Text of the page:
Until recently, MiTF/TFE translocation RCC was defined as kidney cancers harboring gene fusions involving members of the MiT family of transcription factors, including TFE3 and TFEB. Subsequently, the latest WHO classification (2022) separated TFE3-rearranged RCC and TFEB-altered RCC as 2 distinct molecularly-defined entities. These entities may overlap with each other and with other RCC subtype morphologies [22]. These overlapping morphological features may lead to misdiagnosis if specific IHC analyses are missing.
TFE3-rearranged RCC comprises 20%-75% of RCCs in children and 1%-4% of adult RCCs, with a median age of onset of 33 years [23]. As explained above, the incidence of TFE3-rearranged RCC in adults may be underestimated due to their morphological overlap with more common RCC subtypes such as papillary and clear cell carcinoma. Similar to other RCC subtypes, one-third of all TFE3-rearranged RCC patients are asymptomatic and often incidentally diagnosed. TFEB-altered RCC is a much rarer subtype, accounting for only 0.02% of all kidney tumors and comprising 6p21.1 translocated RCC and 6p21.1 amplified RCC [23]. The t(6;11) translocation fuses the gene for TFEB, located on chromosome 6, resulting in overexpression of TFEB. As a TFE3-rearranged tumor, TFEB-altered RCC does not have distinctive microscopic findings. Clinically, most cases with TFE3-rearranged and TFEB-altered RCCs are found incidentally, with median PFS and OS of 72 and 198 months, respectively [24]. Retrospective studies have shown that age and T stage at presentation and the presence of metastases were associated with aggressive behavior [24,25].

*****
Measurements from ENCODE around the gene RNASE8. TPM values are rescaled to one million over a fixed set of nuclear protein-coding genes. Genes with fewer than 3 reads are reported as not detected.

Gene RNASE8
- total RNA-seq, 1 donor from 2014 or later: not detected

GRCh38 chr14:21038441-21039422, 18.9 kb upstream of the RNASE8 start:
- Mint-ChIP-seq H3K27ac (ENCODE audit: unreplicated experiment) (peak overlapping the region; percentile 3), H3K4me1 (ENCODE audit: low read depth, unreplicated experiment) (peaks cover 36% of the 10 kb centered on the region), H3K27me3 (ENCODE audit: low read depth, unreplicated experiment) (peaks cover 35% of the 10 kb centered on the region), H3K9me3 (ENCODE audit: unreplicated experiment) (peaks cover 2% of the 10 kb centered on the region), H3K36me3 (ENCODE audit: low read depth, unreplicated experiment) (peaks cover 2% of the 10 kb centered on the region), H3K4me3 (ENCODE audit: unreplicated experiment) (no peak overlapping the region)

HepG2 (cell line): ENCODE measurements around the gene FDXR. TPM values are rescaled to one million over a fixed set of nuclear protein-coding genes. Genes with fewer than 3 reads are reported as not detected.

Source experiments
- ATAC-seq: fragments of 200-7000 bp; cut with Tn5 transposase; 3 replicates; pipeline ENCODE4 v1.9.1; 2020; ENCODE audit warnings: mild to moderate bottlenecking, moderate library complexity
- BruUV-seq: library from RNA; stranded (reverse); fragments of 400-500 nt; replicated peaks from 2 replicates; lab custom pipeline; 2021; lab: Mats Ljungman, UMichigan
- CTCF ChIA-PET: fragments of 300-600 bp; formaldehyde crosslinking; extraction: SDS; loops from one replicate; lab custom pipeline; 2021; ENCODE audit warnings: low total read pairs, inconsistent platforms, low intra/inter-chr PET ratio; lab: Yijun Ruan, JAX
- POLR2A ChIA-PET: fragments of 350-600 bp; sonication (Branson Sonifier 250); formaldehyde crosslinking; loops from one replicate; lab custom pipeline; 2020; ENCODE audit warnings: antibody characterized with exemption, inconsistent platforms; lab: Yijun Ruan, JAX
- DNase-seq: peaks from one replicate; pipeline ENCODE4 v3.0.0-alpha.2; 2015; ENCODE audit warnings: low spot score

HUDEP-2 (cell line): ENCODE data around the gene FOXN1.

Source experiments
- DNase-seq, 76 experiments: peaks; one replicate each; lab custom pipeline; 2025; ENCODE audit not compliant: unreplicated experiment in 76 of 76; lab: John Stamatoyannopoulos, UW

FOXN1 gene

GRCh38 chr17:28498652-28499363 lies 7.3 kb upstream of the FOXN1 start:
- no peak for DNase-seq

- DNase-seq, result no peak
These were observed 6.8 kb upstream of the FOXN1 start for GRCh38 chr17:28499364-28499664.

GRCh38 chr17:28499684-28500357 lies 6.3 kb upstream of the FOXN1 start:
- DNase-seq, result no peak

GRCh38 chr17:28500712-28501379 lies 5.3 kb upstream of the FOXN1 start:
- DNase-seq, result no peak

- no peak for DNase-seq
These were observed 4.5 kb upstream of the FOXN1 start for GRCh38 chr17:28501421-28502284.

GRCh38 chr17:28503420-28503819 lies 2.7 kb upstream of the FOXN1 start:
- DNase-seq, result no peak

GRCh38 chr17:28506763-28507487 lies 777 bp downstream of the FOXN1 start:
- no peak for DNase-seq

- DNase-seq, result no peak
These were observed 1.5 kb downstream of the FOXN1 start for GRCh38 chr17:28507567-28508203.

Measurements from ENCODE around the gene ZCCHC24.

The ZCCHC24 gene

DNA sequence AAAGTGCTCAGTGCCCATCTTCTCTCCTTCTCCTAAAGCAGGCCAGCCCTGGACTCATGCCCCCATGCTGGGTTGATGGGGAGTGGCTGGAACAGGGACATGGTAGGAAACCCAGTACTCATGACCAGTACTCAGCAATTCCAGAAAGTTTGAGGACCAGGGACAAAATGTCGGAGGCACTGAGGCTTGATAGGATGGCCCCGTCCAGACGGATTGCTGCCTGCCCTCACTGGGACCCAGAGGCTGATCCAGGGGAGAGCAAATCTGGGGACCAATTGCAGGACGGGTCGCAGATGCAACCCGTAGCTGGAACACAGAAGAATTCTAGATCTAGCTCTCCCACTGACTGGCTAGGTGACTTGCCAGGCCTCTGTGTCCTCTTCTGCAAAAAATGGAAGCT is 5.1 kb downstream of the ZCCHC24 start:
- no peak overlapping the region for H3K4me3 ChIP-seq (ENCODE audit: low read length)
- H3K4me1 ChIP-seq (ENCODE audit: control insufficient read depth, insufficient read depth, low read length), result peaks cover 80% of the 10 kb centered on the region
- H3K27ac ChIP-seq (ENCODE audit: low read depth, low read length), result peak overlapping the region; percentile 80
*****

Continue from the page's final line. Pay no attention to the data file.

In metastatic settings, although no consensus exists regarding the optimal systemic therapy for TFE3-rearranged/TFEB-altered RCC, clinicians often extrapolate from treatment guidelines for clear cell RCC. The juvenile RCC network reported a series of 11 patients treated with sunitinib in the first-line setting, with a median PFS of 8.2 months [17]. Choueiri et al. [16] reported another series of 15 adult patients with metastatic Xp11 translocation RCC who received sunitinib, with 3 responders (20%) and a median PFS of 7.1 months. Subsequently, several attempts have been made to explore the efficacy of systemic therapies in patients with non-clear cell disease [26-28]. In these prospective studies, although sunitinib appeared to have clinically meaningful activity in non-clear cell RCC, each study included a diverse mix of histologic subtypes and no information was available on the clinical benefits for each distinct subtype. Although our small sample size poses a limitation for evaluating the efficacy of firstexposure systemic therapy of TKI and ICI, the median PFS in 9 patients with metastatic TFE3-rearranged RCC was 21 months.